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Wind Tunnel is not the same as Skydiving

 

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skrovi  (D 29976)

Apr 10, 2006, 9:04 AM
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Wind Tunnel is not the same as Skydiving Can't Post

hello:
I'm a new jumper with 32 jumps and was heading up to Orlando on some work and figured I could use the trip to sharpen my freefall skills in the tunnel there. What I experienced is completely different. Firstly, I was disappointed with my performance. I found it hard to fly stable maintaining heading in the Tunnel Vs in freefall. It seemed more turbulent in the tunnel than it is in freefall. And needless to say, I looked like I'm fighting to remaining stable. My instructor at the tunnel told me that he sees lots of skydivers perform poorly when introduced to tunnel with my experience level. I've not jumped after the tunnel time and would liek to see if it improved my skills.
So I would like to get responses from anyone who can comment on what I saw is normal and any further comments on how I can take what I learnt in the tunnel to improve the freefall skills.
thanks,


TrickyDicky  (C 103196)

Apr 10, 2006, 9:25 AM
Post #2 of 73 (3841 views)
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Re: [skrovi] Wind Tunnel is not the same as Skydiving [In reply to] Can't Post

I think its fairly normal.

Basically, in the tunnel, the air is forced around your body
In the sky, the air flows around your body.

So you have to put more effort in to fly in the tunnel, but tunnels skills will translate to air skills.


AMax

Apr 10, 2006, 10:05 AM
Post #3 of 73 (3786 views)
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Re: [skrovi] Wind Tunnel is not the same as Skydiving [In reply to] Can't Post

The speed does change sometimes but that's not the major cause or your 'problem' Wink. Unlike actual freefall, in a tunnel you have to fly in restricted column of air. The tunnel is less forgiving to any inperfection in your flying (like sliding around) which is pretty normal for you experience level. I would bet that you experience the same problems in freefall but you cannot really identify them because of lack of stable reference (like the walls in a tunnel). Don't get frustrated - the tunnel is amazing tool that teaches you how to skydive better. It is a lot of fun too. Wink


Premier billvon  (D 16479)
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Apr 10, 2006, 10:16 AM
Post #4 of 73 (3777 views)
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Re: [TrickyDicky] Wind Tunnel is not the same as Skydiving [In reply to] Can't Post

>Basically, in the tunnel, the air is forced around your body
>In the sky, the air flows around your body.

Air in the tunnel is basically identical to air in freefall. There's more interference from flying close to someone in 'real' freefall than in the center of the tunnel by yourself.

>So you have to put more effort in to fly in the tunnel . . .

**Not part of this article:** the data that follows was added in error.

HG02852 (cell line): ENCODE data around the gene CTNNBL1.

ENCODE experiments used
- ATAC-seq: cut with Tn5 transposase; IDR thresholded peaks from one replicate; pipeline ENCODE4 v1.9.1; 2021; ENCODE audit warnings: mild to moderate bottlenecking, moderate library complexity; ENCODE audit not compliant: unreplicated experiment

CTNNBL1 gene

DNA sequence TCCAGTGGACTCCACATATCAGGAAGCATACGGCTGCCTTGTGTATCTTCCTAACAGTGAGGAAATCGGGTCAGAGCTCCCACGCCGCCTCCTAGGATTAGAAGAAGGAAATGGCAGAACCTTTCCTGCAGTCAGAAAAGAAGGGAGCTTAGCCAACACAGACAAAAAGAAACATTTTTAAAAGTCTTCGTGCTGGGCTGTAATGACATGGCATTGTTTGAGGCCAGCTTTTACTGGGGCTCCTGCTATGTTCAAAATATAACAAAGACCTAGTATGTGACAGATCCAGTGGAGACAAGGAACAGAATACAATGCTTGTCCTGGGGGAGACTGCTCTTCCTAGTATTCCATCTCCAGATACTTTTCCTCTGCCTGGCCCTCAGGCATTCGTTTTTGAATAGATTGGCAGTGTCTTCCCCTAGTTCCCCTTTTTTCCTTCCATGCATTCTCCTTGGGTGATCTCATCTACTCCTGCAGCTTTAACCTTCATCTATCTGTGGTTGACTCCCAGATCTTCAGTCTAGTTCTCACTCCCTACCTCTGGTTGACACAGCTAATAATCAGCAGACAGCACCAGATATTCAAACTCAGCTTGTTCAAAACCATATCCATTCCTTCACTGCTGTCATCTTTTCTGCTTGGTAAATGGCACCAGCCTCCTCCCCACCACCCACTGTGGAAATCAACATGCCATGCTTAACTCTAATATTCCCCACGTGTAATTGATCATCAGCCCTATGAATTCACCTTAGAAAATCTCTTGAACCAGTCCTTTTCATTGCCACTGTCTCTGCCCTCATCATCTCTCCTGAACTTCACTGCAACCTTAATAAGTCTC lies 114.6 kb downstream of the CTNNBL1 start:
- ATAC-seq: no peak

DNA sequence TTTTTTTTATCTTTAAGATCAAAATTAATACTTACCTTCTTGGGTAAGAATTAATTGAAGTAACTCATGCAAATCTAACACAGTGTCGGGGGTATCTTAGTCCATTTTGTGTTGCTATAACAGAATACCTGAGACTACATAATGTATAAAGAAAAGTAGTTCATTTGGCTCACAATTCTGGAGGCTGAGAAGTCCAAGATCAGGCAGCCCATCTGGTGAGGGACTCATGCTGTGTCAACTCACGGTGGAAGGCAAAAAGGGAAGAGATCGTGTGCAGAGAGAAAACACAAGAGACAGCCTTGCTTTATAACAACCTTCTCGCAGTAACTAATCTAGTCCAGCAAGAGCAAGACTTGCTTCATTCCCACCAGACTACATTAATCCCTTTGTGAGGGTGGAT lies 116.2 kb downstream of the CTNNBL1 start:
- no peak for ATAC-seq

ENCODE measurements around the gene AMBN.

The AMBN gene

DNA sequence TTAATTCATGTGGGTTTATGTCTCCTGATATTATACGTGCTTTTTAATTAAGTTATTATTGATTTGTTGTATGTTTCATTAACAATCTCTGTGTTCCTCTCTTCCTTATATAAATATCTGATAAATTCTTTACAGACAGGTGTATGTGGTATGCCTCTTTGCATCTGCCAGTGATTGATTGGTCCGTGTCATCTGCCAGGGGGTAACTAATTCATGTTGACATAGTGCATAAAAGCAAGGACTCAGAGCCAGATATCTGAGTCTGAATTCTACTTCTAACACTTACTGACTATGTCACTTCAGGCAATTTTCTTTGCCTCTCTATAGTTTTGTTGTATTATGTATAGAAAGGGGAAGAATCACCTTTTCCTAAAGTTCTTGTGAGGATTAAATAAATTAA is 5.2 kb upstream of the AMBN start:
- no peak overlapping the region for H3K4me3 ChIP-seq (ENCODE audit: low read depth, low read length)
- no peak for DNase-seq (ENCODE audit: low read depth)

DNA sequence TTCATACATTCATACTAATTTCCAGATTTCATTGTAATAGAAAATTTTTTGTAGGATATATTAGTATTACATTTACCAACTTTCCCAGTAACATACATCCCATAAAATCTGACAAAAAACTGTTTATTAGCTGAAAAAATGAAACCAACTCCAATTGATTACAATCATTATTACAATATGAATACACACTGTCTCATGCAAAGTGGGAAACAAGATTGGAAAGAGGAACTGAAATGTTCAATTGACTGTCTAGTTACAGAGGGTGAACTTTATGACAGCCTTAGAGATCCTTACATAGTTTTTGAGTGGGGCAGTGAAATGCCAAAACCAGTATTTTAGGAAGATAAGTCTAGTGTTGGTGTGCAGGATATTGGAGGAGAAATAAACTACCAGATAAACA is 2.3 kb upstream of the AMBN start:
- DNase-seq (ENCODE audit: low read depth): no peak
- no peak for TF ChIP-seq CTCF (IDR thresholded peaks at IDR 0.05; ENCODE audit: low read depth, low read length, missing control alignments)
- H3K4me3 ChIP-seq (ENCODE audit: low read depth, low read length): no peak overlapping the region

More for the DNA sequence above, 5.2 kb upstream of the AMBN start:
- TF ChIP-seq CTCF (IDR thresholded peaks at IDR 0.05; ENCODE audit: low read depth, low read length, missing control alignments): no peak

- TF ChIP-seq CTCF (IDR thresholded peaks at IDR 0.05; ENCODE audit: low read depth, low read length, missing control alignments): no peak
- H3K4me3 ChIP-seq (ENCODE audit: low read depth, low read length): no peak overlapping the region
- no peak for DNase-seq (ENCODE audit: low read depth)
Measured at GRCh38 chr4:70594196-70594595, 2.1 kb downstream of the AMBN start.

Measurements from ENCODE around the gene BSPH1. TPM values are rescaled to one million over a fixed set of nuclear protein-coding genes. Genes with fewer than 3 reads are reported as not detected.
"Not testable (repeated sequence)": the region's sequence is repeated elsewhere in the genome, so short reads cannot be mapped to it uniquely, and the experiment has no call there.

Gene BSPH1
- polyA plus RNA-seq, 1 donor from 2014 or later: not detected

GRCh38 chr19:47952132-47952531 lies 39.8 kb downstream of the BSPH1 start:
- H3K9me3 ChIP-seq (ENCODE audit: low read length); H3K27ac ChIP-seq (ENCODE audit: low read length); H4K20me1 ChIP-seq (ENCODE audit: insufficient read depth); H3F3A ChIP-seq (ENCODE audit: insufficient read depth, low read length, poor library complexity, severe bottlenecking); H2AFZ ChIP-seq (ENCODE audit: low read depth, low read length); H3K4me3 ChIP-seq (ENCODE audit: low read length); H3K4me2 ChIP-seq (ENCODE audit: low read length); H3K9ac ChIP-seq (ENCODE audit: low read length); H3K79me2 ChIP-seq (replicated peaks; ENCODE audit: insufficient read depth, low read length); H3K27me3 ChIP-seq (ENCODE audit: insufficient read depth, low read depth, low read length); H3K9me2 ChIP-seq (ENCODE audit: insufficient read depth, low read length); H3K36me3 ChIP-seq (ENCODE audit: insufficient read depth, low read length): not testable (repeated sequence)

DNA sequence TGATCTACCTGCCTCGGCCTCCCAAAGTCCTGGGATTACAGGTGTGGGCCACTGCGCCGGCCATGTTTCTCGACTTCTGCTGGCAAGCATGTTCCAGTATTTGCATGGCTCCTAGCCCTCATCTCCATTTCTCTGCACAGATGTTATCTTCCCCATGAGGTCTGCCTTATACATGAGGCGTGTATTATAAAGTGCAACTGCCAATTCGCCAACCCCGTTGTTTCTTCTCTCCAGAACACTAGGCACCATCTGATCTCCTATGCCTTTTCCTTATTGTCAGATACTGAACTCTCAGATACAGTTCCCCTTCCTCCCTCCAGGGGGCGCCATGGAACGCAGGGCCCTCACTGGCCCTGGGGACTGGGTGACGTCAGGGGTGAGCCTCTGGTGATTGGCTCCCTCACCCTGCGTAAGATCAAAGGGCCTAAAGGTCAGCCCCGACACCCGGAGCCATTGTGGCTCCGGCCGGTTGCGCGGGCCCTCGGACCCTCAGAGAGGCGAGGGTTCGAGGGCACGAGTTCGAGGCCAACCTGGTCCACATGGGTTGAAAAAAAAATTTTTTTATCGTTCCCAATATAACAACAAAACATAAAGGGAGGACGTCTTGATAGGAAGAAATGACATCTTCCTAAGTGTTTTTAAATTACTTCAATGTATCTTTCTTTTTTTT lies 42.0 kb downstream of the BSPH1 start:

That's true, but it's not because the air is different. It's because you have to not backslide, change your fallrate or sideslide. When you do any of those things in the air, you may not notice them, and think you're not doing them. In the tunnel you will definitely notice them.


Hooknswoop  (D License)

Apr 10, 2006, 11:01 AM
Post #5 of 73 (3727 views)
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Re: [skrovi] Wind Tunnel is not the same as Skydiving [In reply to] Can't Post

Quote:
I'm fighting to remaining stable.

Which is why you aren't stable. You had a reference that you were moving in the tunnel and were trying to correct for that movement. In free-fall, you would have just moved without knowing it.

Moving makes you move, holding still makes you hold still.

Look at good tunnel flyers, they don't move because they don't move.

Skydivers think they fall straight down, until they get in the tunnel and realize how much they actually move around the sky. The tunnel is almost the same as free-fall.

Derek


(This post was edited by Hooknswoop on Apr 10, 2006, 11:03 AM)


mattjw916  (D License)

Apr 10, 2006, 2:34 PM
Post #6 of 73 (3583 views)
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Re: [skrovi] Wind Tunnel is not the same as Skydiving [In reply to] Can't Post

Sounds like just about the same experience as most skydivers the first time they try out the tunnel. Laugh

How much time did you fly?

I recently reviewed my first tunnel flights (on VHS Crazy) from a couple years ago when I had about 50 jumps and I didn't do much better than you described... so don't feel bad. Like anything worth doing, practice will increase your proficiency.

Relax and arch works in the tunnel too... don't "fight" it. Wink


CMiller  (B 30864)

Apr 10, 2006, 2:49 PM
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Re: [billvon] Wind Tunnel is not the same as Skydiving [In reply to] Can't Post

Quote:
Air in the tunnel is basically identical to air in freefall. There's more interference from flying close to someone in 'real' freefall than in the center of the tunnel by yourself.